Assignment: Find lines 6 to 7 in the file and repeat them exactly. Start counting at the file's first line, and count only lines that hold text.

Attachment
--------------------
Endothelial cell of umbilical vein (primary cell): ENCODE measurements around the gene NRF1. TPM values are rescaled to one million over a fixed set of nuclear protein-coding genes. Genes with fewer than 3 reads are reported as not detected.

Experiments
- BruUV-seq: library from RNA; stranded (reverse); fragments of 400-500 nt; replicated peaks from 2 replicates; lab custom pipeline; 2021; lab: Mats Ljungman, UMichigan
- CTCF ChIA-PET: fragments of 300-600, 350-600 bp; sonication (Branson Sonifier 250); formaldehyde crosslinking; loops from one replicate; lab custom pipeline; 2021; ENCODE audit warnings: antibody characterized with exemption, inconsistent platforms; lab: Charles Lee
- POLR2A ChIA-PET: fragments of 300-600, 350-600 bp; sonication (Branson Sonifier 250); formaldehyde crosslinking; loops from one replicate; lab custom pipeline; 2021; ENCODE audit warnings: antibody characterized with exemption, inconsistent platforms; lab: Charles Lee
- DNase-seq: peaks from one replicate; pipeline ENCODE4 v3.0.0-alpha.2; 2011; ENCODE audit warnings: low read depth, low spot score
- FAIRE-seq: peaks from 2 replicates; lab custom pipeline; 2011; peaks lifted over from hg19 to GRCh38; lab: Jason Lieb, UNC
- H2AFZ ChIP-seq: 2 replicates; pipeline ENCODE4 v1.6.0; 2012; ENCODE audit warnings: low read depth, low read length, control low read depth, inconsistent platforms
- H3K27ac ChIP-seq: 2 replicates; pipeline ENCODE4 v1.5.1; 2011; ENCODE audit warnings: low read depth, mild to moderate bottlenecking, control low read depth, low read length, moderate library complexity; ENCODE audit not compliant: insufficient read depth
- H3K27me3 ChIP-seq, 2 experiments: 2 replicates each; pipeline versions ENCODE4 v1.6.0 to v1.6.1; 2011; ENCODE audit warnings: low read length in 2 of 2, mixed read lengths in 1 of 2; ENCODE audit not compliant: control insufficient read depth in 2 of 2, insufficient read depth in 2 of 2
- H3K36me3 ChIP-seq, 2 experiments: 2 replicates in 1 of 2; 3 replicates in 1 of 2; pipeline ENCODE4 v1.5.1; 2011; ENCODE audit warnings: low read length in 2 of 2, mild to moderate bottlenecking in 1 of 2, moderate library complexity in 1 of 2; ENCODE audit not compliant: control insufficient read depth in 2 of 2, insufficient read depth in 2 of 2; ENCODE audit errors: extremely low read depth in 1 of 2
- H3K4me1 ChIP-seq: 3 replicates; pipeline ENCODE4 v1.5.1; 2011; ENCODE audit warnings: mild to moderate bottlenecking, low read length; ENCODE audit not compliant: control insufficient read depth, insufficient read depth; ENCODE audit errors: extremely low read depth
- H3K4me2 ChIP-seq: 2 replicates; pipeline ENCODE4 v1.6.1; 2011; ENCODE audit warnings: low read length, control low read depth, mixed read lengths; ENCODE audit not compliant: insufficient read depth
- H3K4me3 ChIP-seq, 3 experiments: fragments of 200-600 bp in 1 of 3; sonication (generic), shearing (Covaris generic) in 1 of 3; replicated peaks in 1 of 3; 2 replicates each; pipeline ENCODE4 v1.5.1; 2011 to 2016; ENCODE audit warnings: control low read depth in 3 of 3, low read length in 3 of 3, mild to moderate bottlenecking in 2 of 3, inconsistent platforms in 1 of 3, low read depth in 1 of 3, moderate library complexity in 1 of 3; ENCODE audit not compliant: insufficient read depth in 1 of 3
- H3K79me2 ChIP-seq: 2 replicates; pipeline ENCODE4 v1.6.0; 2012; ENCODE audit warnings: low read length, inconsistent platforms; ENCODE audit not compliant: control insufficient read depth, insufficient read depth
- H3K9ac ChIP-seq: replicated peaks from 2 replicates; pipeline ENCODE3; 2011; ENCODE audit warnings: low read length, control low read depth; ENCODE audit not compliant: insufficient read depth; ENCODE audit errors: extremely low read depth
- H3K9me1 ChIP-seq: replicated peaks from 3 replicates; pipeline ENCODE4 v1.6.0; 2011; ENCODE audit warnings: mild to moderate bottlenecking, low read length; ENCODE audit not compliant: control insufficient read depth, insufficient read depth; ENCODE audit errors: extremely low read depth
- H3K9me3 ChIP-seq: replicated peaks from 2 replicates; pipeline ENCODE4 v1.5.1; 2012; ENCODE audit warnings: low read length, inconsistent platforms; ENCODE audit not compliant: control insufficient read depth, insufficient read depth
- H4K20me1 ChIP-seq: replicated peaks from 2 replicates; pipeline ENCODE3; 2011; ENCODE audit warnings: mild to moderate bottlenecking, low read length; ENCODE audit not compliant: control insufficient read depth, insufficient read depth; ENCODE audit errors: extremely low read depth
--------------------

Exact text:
- DNase-seq: peaks from one replicate; pipeline ENCODE4 v3.0.0-alpha.2; 2011; ENCODE audit warnings: low read depth, low spot score
- FAIRE-seq: peaks from 2 replicates; lab custom pipeline; 2011; peaks lifted over from hg19 to GRCh38; lab: Jason Lieb, UNC